Being on Facebook now, oh how I had resisted, I find myself much more informed and aware of what's going on in the world of disability than I was before. As most of the people who have 'friended' me know me because of my work and writing, most of them are connected in some way to the disability community. By browsing through the various posts I become aware of news and information that, previously, never would have made its way into my consciousness.
I am also exposed to all sorts of short, mostly inspirational, films or commercials or clips, about disability. Yesterday, after we had our batch of Banana Bread (made with 7 year old Cuban Rum) in the oven and before we began to make a monster stew, I spent time watching three or four videos in a row. Some were better than others but I did notice something - they all showed, in one way or another, an adaption that had been made, or devised, which made living easier for the disabled person at the heart of the video. To the narrator these little adaptions were astonishing in their cleverness. (I should clarify, that each was clever.) But what has never been properly presented is that 'inventiveness' is at the heart of living with a disability.
Everyone I know with a disability, no matter what the disability is, spends much of their time figuring out how something will get done. It seems like a life-long process. Conquer one thing, and another comes along. I have written before about how my apartment is full of adaptations, many very clever, that make it possible for me to do what I need to do. Adaptation simply is part of disability culture, the disability experience.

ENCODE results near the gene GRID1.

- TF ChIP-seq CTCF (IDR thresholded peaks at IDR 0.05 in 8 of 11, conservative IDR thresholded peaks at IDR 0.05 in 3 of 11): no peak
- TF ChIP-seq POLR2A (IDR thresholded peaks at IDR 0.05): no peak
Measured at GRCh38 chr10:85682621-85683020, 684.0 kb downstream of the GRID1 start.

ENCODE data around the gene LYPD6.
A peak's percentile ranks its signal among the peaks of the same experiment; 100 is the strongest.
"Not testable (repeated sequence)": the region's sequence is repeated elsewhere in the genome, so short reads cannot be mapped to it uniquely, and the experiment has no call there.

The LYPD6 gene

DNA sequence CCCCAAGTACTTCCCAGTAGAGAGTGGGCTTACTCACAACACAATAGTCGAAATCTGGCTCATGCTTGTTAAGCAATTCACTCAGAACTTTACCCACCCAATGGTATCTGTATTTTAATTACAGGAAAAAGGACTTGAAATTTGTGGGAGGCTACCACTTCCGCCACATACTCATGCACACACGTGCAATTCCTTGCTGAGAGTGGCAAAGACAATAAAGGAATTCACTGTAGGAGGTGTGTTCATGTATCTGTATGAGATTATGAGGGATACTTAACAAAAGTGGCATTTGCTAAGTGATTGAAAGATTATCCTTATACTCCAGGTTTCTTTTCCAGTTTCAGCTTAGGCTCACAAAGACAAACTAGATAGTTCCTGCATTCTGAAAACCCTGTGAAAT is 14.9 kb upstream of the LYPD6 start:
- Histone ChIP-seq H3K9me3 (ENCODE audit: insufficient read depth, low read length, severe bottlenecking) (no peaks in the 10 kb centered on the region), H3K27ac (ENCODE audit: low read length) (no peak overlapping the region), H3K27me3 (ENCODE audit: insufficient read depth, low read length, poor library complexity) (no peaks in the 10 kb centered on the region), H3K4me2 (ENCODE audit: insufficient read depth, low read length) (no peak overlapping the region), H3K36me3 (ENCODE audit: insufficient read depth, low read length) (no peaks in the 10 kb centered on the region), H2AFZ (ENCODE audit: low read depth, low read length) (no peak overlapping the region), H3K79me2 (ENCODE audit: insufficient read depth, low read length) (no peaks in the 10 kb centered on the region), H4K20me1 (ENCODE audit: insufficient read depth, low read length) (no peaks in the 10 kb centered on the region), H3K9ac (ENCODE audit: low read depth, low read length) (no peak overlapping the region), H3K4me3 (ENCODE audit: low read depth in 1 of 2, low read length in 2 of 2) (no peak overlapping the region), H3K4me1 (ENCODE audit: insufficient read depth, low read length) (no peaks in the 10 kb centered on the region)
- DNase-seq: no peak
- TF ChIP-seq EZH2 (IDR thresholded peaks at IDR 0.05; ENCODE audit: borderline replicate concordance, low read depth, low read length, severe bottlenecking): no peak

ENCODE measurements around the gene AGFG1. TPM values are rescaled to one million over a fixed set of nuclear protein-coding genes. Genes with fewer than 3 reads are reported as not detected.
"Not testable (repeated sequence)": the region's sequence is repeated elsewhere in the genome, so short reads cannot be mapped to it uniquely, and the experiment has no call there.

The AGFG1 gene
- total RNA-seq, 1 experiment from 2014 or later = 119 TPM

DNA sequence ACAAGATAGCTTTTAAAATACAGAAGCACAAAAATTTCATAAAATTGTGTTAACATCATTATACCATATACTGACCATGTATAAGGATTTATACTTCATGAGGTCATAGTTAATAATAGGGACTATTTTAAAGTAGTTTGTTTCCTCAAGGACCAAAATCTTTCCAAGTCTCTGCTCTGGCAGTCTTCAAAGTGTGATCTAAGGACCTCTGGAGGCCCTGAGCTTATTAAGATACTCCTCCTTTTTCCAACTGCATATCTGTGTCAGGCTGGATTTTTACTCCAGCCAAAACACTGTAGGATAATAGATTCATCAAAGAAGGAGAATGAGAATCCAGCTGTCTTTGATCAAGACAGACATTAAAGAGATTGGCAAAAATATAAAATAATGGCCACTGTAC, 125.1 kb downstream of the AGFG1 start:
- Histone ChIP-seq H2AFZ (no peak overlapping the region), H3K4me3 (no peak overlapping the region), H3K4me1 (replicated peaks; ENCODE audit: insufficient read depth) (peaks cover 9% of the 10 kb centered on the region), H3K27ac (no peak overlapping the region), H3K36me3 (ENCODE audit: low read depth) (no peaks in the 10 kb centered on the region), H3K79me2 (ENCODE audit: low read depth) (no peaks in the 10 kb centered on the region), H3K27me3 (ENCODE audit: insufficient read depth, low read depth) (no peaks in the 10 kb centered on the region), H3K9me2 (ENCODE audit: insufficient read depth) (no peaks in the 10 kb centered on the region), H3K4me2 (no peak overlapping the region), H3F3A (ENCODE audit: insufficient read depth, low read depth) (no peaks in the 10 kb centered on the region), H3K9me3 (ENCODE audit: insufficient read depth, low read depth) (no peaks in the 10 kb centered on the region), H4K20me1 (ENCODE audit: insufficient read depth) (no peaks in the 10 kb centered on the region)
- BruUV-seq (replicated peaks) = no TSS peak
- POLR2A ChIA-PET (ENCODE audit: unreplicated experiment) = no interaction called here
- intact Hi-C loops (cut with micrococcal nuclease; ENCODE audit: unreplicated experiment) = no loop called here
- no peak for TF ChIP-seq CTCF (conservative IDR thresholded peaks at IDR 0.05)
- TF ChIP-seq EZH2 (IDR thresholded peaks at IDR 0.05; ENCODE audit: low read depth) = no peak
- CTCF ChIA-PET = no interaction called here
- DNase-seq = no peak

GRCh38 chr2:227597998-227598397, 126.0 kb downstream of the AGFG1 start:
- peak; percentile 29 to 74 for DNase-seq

I have always believed that those, 'ride around in a chair for an hour to experience how hard it is to be a disabled person' kind of exercises are both patronising and counter-productive. You cannot take a 'tourist' approach to difference. I believe asking someone to write a paragraph without using the letter 'e' is a much better exercise. I know I've written about this before, but I want to revisit this. The whole time the pen is in hand the mind is thinking and evaluating, options - that's life with a disability.
Try it now. Translate this sentence into one that doesn't use the letter 'e':
My home is my castle where I eat and sleep.
It can be done, it takes a little time, it takes evaluating options. When its done, it will probably be different from other adaptions - but that's the way it goes with adaptations.
I'd love it if people started to understand from these clips that while someone's disability is unique, the fact that they live with clever adaptations is not. It just is. I bet every single person with a disability can ream off ways that they approach living with a disability, the adaptations they make. It's part of our experience, it's part of our, dare I say it, culture.
I saw a clip yesterday where a fellow without arms had come up with an adaption which allowed him to eat without assistance. It was cool, it met his needs exactly. It was clever, like all adaptations are.
We are the community of people with disabilities we adapt and we go on.
That's who we are.
That's what we do.
It doesn't make us 'special' as individual, it makes us interesting as a community.
Anyways, how you doing at your sentence without the 'e'? Post it in the comments and tell me if you found it a bit of a mental work out.
SPOILER ALERT: THERE ARE SEVERAL EXAMPLES OF THE 'MISSING E' SENTENCE IN THE COMMENTS, YOU MAY WANT TO WORK ON IT BEFORE GOING TO READ WHAT OTHERS HAVE DONE.